Clean Energy Innovations Hampered By Policies
While acknowledging that Beijing has had made some concessionary changes in favor or foreign firms, Locke points out that the implementation of these concessions varies dramatically in their effectiveness at local and provincial levels. It appears that intellectual property protection is particularly susceptible to abuse, with one of China’s directives being used as an example, where it stipulates that in order to be included in its government issued procurement catalogue, high-tech goods must contain Chinese intellectual property – effectively excluding foreign firms from the government procurement process. In a survey carried out by the American Chamber of Commerce in China, it was revealed that US firms saw their biggest challenge in doing business in China as being the government’s “inconsistent regulatory interpretation”.
Locke has further been quoted as expressing his apprehension that China’s stance on foreign business could be perceived as hostile, which in turn may limit the country’s access to beneficial innovations. A recently introduced governmental policy in China stipulates that it will only buy products that result from R&D carried out in China. As the majority of innovators operate within their own countries, this policy excludes them from tapping into the Chinese market.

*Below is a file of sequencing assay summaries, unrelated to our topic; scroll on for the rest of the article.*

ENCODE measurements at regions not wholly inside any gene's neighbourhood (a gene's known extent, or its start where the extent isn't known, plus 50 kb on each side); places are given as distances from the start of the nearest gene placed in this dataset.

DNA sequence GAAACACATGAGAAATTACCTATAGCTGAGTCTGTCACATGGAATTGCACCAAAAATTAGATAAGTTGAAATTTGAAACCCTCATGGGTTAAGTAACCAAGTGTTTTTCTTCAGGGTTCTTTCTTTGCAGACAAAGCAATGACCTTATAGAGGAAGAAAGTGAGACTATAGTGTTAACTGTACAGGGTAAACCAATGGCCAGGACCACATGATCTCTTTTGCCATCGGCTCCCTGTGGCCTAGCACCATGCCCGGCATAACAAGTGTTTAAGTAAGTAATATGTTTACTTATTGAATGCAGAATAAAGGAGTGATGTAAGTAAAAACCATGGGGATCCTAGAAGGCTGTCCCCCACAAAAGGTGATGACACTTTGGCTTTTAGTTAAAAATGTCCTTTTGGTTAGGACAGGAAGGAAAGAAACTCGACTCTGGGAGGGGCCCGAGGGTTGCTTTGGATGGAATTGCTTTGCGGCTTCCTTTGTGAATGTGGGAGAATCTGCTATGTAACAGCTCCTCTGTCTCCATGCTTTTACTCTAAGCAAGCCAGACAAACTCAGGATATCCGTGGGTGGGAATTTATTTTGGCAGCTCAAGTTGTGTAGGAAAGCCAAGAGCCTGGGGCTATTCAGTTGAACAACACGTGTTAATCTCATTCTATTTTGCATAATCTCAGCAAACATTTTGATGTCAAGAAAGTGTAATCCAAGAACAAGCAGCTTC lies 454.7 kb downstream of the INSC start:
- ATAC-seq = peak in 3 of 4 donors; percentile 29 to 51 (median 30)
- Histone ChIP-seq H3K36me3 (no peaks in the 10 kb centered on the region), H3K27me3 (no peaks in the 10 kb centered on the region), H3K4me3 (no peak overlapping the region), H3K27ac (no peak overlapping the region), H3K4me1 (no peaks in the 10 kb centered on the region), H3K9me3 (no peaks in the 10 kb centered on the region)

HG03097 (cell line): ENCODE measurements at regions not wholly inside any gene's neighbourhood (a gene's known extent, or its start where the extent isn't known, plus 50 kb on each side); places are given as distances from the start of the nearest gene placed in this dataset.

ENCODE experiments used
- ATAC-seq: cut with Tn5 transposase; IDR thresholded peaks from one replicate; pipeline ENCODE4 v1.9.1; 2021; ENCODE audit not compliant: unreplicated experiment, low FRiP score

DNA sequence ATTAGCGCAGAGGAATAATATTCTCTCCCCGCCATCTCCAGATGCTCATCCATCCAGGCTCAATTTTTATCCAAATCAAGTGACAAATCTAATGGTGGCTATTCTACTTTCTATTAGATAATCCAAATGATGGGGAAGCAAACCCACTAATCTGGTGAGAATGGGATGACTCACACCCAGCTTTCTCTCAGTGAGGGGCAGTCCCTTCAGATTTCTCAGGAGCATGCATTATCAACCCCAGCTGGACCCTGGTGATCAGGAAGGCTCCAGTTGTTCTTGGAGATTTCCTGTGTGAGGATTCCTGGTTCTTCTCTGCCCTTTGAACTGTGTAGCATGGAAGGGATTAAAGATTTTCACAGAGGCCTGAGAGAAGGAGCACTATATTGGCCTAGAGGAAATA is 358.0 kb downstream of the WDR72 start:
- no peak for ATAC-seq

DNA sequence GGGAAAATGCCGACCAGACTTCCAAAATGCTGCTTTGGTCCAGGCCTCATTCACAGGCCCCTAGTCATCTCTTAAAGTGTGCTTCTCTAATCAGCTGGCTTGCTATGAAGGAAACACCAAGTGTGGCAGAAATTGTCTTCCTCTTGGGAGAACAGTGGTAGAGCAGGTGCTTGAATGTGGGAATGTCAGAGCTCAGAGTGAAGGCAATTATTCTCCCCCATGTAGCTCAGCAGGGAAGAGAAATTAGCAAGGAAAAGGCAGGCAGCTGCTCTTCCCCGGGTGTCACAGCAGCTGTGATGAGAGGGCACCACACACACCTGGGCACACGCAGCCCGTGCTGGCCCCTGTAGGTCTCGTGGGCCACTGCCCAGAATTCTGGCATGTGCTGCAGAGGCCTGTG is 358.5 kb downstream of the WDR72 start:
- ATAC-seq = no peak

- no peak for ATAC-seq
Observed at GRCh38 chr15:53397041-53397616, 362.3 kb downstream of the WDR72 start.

These issues have been gaining momentum in recent months and will no doubt be on the agenda at the high-level talks taking place in Beijing next week between US and Chinese representatives, where strategic, long-term and global issues faced by the two countries will be discussed in depth. Chinese Vice Premier Wang Qishan and State Councillor Dai Bingguo will represent Chinese interests, with US Secretary of State Hillary Clinton and Treasury Secretary Timothy Geithner representing the interests of the United States.